Today's chapters deal with the ugly, gory, ending to Ahab's family. 70 sons (?!), his relatives aligned with Judah's royalty, everyone aligned with them in any fashion--all massacred. It makes me uncomfortable, but I admire Jehu for removing Baal worship from Israel.
The passage with the hopeful story of the priest Jehoida's courage and saving the young Joash and Joash's return to worship of Israel's true God. I have often thought that Joash was only "good," however, until Jehoida died.
Today I noticed something I hadn't seen before. The priest I so admired, Jehoida, had feet of clay after all. (well, we all do. And the Bible never holds back in showing people's faults.)
Joash decided to repair the temple. He handed responsibility for handling the finances, from the offerings at the temple, over to the priests.
23 years into his reign, the temple was still in ruins. And he took control of the money back from the priests.
The priests--Jehoida is specifically mentioned. A statement that no more money would be spent on unnecessary things like silver candle snuffers suggests how the money had been spent instead.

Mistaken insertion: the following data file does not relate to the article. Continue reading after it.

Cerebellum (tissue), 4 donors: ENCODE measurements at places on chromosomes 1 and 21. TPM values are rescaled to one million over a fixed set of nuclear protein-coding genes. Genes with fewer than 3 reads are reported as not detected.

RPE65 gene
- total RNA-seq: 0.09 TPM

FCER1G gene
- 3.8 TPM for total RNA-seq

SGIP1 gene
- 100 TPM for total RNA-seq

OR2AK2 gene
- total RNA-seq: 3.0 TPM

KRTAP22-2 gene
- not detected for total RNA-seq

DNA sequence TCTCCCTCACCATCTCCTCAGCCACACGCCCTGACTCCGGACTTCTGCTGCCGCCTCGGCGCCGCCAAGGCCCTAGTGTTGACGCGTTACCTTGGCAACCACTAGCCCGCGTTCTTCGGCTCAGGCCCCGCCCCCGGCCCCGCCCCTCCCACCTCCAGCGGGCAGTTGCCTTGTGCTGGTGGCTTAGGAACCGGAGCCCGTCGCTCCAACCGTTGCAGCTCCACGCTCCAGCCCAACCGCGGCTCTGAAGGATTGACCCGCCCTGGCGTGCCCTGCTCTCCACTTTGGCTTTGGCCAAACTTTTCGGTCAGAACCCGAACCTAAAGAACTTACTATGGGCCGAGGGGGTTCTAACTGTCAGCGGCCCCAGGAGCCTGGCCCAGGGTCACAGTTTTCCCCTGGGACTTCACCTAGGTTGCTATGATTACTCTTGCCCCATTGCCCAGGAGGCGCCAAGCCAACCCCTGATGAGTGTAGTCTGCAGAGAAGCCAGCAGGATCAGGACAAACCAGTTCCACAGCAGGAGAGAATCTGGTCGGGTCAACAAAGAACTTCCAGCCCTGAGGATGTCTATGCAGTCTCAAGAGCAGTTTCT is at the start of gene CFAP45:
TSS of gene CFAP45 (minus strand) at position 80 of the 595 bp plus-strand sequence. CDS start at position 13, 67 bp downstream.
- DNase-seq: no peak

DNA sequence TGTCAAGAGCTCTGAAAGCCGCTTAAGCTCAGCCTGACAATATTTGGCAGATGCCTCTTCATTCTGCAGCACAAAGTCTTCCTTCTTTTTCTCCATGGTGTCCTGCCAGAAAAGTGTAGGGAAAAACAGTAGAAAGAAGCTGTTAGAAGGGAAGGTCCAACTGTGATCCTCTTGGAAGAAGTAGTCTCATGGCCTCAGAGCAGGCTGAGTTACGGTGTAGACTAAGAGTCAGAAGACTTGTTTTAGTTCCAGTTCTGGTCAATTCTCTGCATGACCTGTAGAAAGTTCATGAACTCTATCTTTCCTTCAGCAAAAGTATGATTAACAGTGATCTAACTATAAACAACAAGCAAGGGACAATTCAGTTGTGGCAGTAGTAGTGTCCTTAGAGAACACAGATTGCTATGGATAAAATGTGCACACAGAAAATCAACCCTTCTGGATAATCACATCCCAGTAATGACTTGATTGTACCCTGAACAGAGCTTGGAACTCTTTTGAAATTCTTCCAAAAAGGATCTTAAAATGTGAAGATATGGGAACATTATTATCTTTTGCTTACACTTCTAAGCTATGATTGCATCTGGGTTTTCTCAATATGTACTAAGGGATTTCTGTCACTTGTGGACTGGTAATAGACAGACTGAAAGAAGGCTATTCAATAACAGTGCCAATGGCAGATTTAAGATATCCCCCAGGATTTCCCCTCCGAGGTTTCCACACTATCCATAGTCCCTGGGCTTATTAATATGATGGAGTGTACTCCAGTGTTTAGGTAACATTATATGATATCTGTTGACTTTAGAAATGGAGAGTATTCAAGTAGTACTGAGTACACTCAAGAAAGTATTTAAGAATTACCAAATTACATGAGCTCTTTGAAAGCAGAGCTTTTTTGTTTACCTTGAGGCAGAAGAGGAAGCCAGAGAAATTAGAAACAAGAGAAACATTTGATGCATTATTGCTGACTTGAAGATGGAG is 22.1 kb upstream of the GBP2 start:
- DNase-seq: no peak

Oh, Jehoida. You hit such a home run for God by protecting David's line and destroying Ahab's and restoring temple worship. And then, you failed over how best to spend the money. He didn't have to intend to rob the treasury. He probably bought things of quality, things that would honor God in their use.
At worst, his crime was lining his own pockets. At best, he didn't see the big picture in terms of temple repair.
Perhaps the priests as a group should have sought a man who was a good accountant at heart.
Joash was a good leader; he recognized the problem and corrected it.
The most obvious application? Find the right person for the right job. Admit your weaknesses and seek help.